Do A Pair of 59s Indicate That Tour Scores Are Falling

In the wake of two recent 59s, media outlets from golf blogs to the New York Times are wringing their hands over the supposed low scores on the PGA Tour this year. Some are crediting the new grooves (which is ironic, since if you believed the media last winter, the new grooves were supposed to inflate the scores). Others have suggested that the Tour is softening up the courses to generate excitement in the absence of Tiger Woods.

But there’s a big problem with these speculations: Their basic premise is wrong, because scoring this year is relatively unchanged from the last three.

Tour Scoring Average
2010: 70.972
2009: 70.998
2008: 71.428
2007: 71.626

To get these numbers, I calculated the mean for the average scoring for the first 32 tournaments of the year. I excluded the Masters, US Open and British Open because the Tour is not connected to these.

As you can see from the results, the difference in scoring average between 2007 and 2010 is .625—less than a shot—and certainly not enough to state that the twin 59s represent some sort of trend. Further, the drop from 2009 to 2010 is .026—much less than the drop that occurred from 2008 to 2009 (.465). If there’s something going on in 2010, then the hand-wringers need an explanation for 2008-2009, when nothing had changed.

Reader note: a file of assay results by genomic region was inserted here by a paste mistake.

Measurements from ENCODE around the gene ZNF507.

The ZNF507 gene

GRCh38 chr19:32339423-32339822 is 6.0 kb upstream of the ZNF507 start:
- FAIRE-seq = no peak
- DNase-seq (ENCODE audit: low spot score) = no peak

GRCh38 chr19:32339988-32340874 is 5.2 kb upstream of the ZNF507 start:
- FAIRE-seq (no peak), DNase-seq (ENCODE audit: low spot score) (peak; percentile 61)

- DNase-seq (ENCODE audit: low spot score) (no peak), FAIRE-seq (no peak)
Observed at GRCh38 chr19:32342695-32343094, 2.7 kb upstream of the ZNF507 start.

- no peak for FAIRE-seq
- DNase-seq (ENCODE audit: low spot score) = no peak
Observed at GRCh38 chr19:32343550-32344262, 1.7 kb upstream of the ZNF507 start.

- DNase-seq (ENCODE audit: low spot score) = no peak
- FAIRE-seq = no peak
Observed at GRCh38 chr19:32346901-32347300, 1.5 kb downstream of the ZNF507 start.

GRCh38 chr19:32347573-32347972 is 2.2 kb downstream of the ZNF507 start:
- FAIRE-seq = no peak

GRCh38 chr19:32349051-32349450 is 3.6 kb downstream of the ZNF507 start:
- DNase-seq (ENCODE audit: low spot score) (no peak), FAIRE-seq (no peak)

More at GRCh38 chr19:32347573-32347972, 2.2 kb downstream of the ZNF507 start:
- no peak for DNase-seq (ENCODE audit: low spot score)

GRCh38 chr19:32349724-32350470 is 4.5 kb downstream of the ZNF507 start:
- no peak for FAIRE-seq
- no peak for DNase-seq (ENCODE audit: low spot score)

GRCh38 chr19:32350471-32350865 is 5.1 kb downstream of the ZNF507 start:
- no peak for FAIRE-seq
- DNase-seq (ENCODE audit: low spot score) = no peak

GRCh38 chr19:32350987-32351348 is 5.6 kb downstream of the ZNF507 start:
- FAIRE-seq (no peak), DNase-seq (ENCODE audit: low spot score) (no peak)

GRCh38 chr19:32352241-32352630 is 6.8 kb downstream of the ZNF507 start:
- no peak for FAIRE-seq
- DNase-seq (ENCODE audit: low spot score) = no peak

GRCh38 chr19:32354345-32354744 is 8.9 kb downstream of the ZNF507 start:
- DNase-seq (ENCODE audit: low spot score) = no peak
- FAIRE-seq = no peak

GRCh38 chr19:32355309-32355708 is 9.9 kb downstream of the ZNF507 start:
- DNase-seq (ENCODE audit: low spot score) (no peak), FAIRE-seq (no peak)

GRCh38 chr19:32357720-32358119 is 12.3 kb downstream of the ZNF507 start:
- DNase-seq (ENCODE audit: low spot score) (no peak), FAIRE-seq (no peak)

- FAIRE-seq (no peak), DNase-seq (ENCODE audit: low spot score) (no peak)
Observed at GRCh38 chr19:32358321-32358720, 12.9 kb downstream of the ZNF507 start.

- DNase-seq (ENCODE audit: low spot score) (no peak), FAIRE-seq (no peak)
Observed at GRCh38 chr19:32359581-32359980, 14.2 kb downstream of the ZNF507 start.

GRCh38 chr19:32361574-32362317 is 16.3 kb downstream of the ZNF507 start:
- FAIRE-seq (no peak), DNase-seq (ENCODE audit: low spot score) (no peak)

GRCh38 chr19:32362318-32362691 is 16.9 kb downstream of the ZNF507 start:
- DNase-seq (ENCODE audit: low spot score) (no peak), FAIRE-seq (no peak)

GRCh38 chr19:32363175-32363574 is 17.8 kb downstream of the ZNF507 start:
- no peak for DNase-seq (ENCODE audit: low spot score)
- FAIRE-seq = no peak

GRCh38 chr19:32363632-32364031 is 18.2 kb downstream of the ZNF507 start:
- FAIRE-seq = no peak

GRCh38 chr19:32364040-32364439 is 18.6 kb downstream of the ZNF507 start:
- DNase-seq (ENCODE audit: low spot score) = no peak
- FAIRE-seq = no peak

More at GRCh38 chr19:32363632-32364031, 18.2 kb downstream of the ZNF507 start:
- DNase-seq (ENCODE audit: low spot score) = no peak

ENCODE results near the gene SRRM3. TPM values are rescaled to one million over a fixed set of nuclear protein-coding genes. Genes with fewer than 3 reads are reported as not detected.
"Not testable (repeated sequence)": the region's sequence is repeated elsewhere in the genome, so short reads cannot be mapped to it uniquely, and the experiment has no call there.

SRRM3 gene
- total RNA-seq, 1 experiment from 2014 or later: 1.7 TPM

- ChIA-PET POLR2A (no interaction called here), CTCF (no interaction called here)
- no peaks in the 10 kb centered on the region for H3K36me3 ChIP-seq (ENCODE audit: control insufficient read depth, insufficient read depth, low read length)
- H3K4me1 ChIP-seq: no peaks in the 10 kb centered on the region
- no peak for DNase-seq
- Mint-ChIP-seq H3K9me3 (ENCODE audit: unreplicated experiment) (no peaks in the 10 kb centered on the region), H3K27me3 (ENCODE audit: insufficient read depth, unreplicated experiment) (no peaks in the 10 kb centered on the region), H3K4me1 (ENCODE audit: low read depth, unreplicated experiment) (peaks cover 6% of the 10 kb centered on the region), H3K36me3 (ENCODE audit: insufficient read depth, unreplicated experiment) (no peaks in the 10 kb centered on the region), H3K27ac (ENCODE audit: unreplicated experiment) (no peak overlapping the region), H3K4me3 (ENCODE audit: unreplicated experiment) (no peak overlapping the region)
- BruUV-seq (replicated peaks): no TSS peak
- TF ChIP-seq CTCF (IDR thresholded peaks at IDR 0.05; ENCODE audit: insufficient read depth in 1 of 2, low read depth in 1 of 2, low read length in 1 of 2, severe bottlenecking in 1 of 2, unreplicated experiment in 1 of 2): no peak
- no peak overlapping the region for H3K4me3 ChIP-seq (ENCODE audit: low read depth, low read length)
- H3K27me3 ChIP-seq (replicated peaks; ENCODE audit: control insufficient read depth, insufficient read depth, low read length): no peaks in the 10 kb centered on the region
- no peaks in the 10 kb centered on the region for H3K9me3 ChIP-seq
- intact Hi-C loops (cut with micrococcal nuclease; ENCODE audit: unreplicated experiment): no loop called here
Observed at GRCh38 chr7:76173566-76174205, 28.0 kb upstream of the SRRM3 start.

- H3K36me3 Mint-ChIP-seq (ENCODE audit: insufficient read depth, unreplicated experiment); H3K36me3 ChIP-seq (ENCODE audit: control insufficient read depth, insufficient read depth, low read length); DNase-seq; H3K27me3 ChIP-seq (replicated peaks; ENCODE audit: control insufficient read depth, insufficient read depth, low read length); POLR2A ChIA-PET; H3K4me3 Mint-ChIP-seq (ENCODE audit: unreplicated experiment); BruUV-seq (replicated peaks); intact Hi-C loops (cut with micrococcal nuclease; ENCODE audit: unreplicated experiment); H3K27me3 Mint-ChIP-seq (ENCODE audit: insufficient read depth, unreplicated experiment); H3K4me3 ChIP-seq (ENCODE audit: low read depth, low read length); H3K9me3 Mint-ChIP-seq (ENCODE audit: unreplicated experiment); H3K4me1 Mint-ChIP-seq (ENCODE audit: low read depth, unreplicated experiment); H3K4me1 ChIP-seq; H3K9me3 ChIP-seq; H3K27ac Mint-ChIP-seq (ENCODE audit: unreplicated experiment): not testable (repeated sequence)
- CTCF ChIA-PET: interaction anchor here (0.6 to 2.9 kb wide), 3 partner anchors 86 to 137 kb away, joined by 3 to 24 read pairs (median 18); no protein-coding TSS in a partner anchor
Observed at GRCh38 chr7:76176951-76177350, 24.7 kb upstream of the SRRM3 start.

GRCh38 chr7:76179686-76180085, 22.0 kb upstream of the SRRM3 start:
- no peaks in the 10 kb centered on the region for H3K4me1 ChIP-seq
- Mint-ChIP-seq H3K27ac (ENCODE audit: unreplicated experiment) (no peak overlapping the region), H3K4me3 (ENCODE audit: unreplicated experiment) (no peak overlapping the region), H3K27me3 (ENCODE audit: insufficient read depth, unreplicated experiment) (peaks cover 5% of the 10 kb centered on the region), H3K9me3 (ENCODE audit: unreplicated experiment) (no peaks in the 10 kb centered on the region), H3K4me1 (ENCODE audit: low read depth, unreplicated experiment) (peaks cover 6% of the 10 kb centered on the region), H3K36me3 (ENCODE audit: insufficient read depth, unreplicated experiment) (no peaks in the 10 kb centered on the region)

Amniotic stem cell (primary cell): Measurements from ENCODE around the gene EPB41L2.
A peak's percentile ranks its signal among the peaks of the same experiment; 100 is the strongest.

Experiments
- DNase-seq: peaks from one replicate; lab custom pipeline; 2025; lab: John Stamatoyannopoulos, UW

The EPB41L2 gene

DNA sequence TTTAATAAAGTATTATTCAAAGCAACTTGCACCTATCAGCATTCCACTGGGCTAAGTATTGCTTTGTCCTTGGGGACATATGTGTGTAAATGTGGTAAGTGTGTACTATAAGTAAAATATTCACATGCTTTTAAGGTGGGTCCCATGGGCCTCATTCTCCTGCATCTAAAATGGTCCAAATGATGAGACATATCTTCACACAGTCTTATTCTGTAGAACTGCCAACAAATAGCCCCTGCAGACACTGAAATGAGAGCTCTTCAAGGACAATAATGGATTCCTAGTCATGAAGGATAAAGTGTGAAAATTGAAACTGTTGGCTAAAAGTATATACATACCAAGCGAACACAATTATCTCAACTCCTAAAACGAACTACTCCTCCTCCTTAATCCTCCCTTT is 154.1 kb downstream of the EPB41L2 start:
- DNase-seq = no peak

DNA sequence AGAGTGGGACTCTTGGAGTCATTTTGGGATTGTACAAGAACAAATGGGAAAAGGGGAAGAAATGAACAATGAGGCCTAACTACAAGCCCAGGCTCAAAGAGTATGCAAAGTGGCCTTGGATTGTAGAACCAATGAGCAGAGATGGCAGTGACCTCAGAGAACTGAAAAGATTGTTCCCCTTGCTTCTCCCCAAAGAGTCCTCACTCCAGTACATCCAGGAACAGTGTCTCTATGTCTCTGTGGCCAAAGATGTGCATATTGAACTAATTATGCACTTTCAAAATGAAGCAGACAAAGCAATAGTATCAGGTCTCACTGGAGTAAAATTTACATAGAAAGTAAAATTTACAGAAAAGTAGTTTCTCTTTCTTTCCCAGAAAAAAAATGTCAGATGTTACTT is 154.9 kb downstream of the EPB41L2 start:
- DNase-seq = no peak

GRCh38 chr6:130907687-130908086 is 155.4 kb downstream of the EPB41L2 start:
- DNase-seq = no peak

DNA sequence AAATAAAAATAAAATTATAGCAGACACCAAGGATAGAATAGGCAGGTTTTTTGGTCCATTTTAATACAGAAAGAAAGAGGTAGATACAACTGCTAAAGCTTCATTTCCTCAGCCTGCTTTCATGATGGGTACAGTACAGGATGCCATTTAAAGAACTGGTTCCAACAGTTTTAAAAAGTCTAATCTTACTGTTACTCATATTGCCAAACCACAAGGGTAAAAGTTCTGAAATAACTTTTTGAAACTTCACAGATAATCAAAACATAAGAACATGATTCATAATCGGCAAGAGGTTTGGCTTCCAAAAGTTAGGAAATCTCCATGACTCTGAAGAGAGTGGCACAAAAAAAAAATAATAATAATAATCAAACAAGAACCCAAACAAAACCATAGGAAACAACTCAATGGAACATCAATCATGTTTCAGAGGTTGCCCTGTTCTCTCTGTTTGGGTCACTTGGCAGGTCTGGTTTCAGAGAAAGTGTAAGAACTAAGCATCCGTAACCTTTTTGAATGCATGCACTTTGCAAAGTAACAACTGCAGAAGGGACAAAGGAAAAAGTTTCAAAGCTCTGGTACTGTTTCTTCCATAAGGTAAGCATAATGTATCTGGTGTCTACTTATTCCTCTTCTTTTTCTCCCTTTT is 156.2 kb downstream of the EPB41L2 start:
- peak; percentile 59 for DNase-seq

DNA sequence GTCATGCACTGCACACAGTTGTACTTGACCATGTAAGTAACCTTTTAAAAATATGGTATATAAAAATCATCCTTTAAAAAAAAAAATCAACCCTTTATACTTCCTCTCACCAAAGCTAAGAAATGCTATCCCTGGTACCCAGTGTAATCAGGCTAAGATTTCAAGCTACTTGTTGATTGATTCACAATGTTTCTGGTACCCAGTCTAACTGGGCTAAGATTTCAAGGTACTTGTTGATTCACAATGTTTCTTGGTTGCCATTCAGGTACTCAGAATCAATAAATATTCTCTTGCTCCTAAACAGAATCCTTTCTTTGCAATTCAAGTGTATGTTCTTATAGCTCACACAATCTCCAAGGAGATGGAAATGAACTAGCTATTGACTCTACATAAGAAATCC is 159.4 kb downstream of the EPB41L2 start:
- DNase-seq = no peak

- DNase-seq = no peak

The medians for these years show similar results:

2010: 70.95
2009: 70.82
2008: 70.89

Here, it appears that the 2010 scoring actually is higher than the previous two years, and the same as 2007. As far as I’m concerned, both of these sets of numbers put to rest the notion that scores are abnormally low, and that the PGA Tour is engaged in some sort of course setup conspiracy.

I think its time for the golf media to stop shooting off their keyboards and start doing some actual research.





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